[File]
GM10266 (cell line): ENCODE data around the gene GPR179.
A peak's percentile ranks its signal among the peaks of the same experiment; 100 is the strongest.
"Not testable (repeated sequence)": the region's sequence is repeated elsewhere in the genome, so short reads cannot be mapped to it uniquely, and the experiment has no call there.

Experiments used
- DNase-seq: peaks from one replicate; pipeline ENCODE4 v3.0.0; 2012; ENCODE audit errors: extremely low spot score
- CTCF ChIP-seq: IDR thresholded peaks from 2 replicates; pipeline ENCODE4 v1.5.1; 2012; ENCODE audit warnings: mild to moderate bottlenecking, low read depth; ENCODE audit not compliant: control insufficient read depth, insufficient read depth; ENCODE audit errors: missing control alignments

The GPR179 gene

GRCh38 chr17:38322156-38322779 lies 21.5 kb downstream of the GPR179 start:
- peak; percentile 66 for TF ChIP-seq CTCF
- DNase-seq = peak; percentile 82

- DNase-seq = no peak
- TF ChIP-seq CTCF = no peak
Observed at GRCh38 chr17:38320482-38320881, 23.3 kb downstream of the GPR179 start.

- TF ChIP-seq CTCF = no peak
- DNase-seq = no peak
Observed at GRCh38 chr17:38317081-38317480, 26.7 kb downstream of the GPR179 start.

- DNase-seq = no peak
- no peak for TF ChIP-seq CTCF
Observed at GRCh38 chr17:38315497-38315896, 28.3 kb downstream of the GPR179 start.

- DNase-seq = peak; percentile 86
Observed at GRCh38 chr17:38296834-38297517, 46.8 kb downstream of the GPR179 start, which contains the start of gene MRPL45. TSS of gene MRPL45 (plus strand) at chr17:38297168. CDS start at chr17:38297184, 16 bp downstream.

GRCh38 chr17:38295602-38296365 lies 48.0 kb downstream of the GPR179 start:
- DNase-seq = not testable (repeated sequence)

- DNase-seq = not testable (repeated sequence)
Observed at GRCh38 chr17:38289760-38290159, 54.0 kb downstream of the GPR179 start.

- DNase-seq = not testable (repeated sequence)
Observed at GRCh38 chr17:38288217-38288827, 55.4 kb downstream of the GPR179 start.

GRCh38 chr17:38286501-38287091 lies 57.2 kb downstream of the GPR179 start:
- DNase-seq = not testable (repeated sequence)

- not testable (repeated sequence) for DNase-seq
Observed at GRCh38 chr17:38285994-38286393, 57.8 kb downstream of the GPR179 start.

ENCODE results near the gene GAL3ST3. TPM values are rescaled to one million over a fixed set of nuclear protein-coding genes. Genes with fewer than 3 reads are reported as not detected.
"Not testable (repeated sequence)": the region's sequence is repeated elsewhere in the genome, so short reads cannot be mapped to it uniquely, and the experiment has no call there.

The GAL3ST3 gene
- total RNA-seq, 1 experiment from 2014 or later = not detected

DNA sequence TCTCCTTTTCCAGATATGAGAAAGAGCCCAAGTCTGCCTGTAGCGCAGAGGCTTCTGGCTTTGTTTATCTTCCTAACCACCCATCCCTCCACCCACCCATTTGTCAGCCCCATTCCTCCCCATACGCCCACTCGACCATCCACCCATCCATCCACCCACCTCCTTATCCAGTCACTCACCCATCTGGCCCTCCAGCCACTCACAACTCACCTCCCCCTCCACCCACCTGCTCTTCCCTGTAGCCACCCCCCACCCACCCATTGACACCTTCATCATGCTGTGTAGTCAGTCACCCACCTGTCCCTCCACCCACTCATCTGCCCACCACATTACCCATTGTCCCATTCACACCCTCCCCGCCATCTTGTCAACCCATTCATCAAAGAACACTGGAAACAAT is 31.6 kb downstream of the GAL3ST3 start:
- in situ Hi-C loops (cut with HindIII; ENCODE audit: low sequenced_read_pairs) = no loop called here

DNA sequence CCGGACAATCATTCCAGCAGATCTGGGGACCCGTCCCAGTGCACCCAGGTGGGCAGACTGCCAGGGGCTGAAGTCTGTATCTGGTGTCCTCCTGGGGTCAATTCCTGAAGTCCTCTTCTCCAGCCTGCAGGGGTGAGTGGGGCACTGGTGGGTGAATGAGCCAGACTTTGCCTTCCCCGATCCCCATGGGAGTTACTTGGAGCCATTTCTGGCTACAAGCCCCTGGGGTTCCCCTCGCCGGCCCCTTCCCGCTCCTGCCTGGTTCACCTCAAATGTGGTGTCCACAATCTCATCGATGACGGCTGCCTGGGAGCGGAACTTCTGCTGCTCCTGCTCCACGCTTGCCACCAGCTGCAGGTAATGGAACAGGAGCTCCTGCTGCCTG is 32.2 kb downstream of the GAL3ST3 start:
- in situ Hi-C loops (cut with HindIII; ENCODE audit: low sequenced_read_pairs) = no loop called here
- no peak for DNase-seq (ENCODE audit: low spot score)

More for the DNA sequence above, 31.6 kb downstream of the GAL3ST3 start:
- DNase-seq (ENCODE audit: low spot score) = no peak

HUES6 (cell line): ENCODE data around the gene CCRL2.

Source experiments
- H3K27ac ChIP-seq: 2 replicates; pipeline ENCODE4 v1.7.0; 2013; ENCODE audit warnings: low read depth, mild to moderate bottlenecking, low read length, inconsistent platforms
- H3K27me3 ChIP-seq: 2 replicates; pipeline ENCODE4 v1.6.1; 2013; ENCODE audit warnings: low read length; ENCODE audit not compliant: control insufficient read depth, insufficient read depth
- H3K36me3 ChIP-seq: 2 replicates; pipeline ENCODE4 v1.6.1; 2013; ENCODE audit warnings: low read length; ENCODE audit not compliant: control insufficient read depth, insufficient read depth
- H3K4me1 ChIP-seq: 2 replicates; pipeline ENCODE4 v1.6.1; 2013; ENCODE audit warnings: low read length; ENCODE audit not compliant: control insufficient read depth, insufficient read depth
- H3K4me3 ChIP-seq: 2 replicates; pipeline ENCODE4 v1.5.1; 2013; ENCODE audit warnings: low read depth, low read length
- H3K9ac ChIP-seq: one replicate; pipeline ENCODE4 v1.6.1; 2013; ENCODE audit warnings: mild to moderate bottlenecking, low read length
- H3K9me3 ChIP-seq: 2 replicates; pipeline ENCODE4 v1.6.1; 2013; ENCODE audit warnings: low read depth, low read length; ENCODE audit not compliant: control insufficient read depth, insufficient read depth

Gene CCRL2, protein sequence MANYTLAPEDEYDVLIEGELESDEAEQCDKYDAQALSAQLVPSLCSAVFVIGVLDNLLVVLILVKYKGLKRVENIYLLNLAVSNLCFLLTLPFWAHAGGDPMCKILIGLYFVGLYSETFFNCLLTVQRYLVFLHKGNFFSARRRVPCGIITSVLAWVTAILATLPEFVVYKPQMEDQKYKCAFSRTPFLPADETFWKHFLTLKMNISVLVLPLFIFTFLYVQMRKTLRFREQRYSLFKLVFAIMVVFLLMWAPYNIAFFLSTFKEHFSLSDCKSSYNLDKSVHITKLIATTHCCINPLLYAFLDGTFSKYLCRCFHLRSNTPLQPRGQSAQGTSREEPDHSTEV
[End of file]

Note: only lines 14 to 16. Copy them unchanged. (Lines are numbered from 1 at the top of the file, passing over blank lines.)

- TF ChIP-seq CTCF = no peak
- DNase-seq = no peak
Observed at GRCh38 chr17:38317081-38317480, 26.7 kb downstream of the GPR179 start.